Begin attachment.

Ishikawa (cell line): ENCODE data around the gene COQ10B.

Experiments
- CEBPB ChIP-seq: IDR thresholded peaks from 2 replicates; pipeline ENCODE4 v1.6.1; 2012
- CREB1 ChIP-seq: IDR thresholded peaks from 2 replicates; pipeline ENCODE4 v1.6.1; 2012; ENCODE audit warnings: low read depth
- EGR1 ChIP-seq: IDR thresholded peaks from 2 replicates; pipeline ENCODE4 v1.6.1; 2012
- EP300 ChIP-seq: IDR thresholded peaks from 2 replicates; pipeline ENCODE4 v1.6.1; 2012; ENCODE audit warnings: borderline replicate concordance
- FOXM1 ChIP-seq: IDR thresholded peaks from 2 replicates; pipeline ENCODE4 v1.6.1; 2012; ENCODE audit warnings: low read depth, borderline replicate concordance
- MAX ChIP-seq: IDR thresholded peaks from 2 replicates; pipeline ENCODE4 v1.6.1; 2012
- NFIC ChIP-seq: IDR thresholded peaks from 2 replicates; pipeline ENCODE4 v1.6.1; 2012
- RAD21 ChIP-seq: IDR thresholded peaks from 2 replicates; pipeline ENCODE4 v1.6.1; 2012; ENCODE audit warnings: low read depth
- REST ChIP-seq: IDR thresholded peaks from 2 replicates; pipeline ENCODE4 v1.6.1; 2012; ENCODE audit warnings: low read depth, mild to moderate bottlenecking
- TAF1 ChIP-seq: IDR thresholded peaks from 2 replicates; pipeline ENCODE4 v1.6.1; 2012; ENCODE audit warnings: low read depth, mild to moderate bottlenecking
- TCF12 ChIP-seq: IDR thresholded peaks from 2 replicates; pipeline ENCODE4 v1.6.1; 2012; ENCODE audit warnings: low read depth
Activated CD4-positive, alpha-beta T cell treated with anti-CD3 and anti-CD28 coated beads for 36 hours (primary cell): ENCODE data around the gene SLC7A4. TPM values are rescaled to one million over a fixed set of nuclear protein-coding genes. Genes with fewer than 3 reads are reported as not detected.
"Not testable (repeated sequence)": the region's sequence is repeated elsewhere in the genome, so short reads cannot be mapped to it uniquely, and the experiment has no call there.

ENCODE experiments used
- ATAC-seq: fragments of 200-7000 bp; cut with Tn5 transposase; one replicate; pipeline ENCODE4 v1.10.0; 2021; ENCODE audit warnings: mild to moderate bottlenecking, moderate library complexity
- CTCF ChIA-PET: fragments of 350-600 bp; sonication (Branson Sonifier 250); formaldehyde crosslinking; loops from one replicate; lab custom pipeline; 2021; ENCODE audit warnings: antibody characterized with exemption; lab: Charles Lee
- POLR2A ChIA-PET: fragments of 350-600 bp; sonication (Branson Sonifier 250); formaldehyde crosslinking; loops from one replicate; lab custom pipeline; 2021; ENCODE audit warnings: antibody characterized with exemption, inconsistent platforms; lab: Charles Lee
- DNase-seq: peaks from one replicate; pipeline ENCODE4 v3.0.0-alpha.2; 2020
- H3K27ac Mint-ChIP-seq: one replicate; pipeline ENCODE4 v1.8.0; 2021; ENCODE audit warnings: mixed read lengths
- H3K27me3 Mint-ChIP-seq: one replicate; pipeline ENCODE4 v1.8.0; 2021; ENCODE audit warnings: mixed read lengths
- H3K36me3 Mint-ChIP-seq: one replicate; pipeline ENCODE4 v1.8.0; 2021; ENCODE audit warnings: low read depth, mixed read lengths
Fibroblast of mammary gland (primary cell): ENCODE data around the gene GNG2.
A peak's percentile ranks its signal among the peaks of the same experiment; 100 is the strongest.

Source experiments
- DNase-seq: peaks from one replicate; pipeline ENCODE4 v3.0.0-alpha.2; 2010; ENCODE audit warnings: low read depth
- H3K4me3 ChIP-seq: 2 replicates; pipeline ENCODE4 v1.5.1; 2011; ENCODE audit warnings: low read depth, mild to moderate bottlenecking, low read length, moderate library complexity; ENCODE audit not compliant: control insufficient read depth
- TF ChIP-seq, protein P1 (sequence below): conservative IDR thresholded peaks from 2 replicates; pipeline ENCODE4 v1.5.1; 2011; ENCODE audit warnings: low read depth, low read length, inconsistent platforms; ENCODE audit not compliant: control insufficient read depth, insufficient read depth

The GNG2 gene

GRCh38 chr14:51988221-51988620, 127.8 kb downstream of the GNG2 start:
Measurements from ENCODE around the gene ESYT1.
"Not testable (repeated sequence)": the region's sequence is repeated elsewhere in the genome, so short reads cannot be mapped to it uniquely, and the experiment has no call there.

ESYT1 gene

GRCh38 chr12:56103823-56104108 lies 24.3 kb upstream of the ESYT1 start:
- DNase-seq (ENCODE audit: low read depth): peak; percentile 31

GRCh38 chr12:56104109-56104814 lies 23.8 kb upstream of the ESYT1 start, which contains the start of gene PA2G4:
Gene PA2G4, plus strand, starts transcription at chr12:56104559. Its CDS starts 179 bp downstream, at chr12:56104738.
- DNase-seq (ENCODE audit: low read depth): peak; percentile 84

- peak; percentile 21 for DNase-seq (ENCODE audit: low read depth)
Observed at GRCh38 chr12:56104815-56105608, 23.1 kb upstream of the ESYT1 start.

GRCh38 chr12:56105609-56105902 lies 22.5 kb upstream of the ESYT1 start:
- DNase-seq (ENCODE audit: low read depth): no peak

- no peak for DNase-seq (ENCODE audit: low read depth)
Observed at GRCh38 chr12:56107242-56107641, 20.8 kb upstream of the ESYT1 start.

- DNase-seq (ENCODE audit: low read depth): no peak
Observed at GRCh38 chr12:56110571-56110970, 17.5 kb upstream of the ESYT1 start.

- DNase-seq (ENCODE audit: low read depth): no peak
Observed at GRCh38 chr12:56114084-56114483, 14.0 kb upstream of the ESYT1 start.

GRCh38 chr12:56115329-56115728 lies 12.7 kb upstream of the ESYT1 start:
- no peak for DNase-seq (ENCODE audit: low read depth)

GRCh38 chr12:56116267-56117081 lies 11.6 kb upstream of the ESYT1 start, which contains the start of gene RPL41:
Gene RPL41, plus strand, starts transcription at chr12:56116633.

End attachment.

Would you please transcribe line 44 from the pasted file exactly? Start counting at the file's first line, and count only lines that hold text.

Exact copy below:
- no peak for DNase-seq (ENCODE audit: low read depth)